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How Could Christ "Take the Form of a Slave" for Us?

Bernardita Dianzon, FSP, 28/12/2015

Christmas is about God becoming one of us in Jesus. We are familiar with John the evangelist’s expression: “And the Word became flesh and dwelt among us” (Jn 1:14), which sums up the mystery of the Incarnation. Paul conveys the same idea of God becoming one of us in Jesus, but we are less familiar with the expression he uses: “He emptied himself and took the form of a slave, being born in the likeness of human beings” (Phil 2:7).


John and Paul give two perspectives of one reality. For John, it is “putting on”; for Paul, it is “taking off.” For John, God becomes one of us by “putting on human flesh,” whereas for Paul, it is by “emptying himself of divine glory.” John’s concept is what theologians call the “incarnation.” Paul’s concept instead is known as “kenosis,” from the Greek kenos, meaning “empty.” This concept is beautifully described by the following ancient Christological hymn, which Paul includes in his letter to the Philippians:

Christ Jesus, though he was in the form of God, did not regard equality with God as something to be exploited, but emptied himself, taking the form of a slave, being born in human likeness. And being found in human form, he humbled himself and became obedient to the point of death—even death on a cross. Therefore God also highly exalted him and gave him the name that is above every name, so that at the name of Jesus every knee should bend, in heaven and on earth and under the earth, and every tongue should confess that Jesus Christ is Lord, to the glory of God the Father. (Phil 2:6-11)


We usually look at the “incarnation” as one moment in the life of Jesus, and the “redemption” as another separate moment. But in the mind of Paul, kenosis is a single sweeping movement in time which embraces both moments. The self-emptying of Jesus begins with “taking on the form of a slave and being born in the likeness of human beings,” and reaches its climax in his “becoming obedient unto death, even death on a cross.” For Paul, therefore, Christmas and Good Friday are two sides of the same coin. The entire earthly life of Jesus is in fact kenosis, a continual process of emptying himself out.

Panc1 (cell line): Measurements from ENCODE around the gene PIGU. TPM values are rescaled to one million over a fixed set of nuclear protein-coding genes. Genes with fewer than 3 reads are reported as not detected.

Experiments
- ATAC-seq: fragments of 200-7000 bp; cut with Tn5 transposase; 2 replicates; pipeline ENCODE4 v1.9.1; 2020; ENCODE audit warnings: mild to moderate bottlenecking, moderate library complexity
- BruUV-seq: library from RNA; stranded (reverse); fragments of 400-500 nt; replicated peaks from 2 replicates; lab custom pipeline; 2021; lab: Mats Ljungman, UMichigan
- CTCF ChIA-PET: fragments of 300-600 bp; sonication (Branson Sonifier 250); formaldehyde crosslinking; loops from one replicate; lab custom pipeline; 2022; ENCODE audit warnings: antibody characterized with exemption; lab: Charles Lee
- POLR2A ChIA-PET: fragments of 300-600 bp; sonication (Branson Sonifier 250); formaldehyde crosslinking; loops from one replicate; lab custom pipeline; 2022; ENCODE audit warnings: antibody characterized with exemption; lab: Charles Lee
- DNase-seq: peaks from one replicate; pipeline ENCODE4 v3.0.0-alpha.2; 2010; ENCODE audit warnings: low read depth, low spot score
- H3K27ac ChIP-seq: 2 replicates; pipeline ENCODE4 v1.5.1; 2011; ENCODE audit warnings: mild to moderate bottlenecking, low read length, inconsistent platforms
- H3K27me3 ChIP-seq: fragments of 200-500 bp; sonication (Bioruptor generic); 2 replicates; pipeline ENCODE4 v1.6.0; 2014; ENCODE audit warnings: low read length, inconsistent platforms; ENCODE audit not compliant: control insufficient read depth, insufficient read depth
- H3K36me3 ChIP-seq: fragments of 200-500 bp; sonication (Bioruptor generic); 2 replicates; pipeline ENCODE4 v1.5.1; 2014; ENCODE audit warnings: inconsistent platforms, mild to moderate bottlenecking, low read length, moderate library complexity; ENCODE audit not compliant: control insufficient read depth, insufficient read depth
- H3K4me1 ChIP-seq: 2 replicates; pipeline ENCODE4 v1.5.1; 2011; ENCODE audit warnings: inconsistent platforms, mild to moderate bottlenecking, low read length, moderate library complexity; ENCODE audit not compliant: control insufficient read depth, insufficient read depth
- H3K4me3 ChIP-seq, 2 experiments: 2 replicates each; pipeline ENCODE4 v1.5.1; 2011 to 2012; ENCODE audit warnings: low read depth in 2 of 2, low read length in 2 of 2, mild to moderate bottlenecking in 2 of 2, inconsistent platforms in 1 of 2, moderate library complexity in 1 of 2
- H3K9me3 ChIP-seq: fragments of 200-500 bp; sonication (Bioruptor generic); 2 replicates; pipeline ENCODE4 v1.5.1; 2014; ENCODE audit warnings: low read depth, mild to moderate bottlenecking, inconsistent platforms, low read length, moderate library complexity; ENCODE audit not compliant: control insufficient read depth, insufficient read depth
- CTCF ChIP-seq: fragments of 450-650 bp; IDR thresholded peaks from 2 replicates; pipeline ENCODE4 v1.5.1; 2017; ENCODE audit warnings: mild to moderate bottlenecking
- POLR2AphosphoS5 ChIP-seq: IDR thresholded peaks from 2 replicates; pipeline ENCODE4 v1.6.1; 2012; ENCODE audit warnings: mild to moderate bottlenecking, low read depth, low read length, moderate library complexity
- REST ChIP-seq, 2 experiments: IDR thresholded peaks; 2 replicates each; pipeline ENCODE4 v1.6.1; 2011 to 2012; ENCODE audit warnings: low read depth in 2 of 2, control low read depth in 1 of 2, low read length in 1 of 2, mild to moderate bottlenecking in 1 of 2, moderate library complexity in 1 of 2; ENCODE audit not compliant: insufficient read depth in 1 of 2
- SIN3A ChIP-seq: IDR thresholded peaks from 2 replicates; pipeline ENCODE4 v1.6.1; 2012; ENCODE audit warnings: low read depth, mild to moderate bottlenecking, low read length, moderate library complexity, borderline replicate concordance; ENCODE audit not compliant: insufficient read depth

Paul uses the kenotic hymn not to teach the Philippians any sublime doctrine, but rather to exhort them to assume certain attitudes in relation to one another. He wants to check the Philippians’ tendency to be ambitious, to feel self-important and to compete with one another. He puts forward Jesus Christ as the ultimate model for moral action.


In many ways the hymn can be paralleled to the gospel episode of Jesus’ washing his disciples’ feet (Jn 13:3-17). Jesus takes off his outer garment and assumes the menial work of a slave, stooping down to bathe the feet of his followers. At the end of this act, he exhorts them, “Do with one another as I have done to you.” Concretely, this is what Paul means when he tells the Philippians, “Let the same mind be in you that was in Christ Jesus” (Phil 2:5). We have to learn to wash one another’s feet, anticipate one another’s needs through humble service, consider each one as better than ourselves. The kenotic hymn gives testimony to Jesus’ teaching about true greatness: “Whoever among you wants to be the greatest must be your servant and whoever wants to the first must be the slave of all” (Mk 10:43f, 9:35; Mt 20:26f; Lk 22:26) For indeed, because of Jesus’ self-emptying “God also highly exalted him and gave him the name that is above every name” (Phil 2:9).



Excerpted from Glimpses of Paul and His Message


Bernardita Dianzon, FSP, is a member of the Daughters of St Paul. She obtained her Licentiate in Sacred Scriptures from the Pontifical Biblical Institute and her Doctorate in Sacred Theology from the Loyola School of Theology, where she also teaches the Letters of St Paul and biblical Greek.


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